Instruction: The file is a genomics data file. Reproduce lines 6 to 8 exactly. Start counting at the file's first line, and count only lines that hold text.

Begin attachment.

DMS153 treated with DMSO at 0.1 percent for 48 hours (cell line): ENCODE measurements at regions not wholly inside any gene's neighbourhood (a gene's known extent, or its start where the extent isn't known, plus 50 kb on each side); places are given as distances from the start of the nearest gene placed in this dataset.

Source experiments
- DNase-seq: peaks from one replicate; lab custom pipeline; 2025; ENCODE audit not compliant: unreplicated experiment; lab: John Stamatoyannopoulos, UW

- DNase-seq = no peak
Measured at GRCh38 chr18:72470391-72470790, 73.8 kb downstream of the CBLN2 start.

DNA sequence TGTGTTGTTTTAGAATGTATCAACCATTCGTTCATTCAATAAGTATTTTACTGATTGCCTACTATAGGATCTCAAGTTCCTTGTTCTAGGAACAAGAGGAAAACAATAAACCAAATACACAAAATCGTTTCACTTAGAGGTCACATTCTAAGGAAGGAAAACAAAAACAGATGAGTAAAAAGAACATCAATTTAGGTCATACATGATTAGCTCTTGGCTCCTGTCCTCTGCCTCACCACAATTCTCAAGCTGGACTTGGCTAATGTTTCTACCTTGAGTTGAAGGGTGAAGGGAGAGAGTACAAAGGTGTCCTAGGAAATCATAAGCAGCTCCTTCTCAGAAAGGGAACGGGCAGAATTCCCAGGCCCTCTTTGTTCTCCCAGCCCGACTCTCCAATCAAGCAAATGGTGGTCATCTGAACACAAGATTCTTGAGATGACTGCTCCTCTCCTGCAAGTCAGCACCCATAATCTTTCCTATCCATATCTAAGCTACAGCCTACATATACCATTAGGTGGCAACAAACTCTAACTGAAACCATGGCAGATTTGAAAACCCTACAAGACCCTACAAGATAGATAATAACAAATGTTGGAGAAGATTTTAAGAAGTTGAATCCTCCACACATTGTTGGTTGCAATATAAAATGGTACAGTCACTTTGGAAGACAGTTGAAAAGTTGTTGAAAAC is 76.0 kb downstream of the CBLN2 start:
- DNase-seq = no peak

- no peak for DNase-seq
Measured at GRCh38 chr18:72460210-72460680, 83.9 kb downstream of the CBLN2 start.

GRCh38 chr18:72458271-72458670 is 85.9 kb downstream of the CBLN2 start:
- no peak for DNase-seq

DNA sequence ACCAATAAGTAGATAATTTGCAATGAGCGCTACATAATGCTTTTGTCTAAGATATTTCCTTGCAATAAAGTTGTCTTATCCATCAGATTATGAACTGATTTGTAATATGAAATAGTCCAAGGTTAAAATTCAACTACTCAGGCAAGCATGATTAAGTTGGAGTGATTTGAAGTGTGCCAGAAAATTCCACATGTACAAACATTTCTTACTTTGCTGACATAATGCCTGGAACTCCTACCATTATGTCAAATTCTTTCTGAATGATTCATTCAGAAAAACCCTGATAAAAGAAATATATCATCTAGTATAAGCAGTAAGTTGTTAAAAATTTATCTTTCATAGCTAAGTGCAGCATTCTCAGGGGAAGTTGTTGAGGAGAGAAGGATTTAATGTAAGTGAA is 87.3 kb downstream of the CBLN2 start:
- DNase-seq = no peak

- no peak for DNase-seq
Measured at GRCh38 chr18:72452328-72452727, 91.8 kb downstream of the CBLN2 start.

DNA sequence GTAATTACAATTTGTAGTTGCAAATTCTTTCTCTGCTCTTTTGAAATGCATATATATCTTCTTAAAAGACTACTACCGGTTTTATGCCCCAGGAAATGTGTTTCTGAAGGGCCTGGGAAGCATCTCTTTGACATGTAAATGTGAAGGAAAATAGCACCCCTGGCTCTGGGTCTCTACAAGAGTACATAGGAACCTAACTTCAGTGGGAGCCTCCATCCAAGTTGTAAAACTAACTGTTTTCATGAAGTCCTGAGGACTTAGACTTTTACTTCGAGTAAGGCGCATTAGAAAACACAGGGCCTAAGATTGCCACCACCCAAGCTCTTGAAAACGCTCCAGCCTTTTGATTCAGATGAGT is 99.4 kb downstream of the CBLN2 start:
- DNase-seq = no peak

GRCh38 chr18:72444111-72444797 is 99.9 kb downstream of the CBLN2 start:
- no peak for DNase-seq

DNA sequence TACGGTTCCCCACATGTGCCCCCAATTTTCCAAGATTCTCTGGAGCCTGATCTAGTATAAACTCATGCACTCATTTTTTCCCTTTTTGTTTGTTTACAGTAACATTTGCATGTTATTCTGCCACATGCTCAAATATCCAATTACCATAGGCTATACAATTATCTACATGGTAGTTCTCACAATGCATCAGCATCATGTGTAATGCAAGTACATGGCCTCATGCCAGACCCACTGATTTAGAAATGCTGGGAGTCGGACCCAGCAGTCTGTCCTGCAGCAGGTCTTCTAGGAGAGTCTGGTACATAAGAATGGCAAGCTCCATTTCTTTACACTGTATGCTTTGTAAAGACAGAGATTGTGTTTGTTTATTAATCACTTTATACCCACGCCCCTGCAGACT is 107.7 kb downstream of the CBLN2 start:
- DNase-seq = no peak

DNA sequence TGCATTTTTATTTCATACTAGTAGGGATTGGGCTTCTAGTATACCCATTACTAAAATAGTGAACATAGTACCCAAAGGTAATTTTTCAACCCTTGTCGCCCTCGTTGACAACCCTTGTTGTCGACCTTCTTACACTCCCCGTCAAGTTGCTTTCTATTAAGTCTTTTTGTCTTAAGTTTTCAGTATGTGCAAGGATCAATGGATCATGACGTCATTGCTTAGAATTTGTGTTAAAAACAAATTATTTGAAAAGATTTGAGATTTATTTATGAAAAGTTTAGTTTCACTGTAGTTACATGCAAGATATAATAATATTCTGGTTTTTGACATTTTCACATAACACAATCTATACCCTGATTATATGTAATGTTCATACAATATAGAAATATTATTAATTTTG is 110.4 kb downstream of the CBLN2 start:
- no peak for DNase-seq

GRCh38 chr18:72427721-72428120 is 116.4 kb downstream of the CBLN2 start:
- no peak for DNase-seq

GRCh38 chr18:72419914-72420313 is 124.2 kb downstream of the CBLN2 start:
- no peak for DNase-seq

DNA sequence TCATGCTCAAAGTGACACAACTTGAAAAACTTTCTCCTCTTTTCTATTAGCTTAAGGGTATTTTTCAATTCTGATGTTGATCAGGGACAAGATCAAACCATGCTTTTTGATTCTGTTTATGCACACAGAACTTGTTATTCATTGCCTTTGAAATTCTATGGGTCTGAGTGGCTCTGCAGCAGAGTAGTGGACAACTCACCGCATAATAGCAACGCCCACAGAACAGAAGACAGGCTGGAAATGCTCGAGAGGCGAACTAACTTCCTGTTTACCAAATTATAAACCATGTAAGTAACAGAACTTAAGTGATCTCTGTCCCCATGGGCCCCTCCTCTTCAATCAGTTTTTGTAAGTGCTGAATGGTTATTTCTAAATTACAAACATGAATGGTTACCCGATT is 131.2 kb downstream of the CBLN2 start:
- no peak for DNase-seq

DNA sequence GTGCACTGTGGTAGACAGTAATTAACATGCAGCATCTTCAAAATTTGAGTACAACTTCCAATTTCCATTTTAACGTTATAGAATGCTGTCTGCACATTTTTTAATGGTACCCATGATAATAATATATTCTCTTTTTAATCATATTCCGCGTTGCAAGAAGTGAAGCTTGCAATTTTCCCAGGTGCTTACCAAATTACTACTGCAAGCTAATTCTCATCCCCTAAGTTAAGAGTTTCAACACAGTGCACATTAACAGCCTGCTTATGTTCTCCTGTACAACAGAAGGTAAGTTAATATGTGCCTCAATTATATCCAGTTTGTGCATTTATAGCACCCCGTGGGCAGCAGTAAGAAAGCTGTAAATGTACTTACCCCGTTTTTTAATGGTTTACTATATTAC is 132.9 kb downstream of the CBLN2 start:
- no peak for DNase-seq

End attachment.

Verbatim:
DNA sequence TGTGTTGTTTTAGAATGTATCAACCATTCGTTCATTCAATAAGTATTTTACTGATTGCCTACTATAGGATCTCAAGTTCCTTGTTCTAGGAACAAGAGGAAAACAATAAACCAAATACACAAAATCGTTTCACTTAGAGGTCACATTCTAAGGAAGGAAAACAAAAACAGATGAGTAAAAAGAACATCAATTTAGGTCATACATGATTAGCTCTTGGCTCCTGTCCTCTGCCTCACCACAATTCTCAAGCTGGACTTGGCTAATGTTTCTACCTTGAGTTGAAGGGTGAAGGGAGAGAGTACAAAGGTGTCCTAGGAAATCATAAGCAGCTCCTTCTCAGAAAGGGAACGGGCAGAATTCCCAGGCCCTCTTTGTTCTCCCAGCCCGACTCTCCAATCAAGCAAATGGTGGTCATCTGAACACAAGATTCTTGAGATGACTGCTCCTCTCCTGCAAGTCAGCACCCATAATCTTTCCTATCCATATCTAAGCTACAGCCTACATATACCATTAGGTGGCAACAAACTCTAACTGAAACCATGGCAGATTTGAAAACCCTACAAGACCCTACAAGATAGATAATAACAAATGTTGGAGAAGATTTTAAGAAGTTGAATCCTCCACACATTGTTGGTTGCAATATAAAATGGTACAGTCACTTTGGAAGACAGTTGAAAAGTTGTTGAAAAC is 76.0 kb downstream of the CBLN2 start:
- DNase-seq = no peak

- no peak for DNase-seq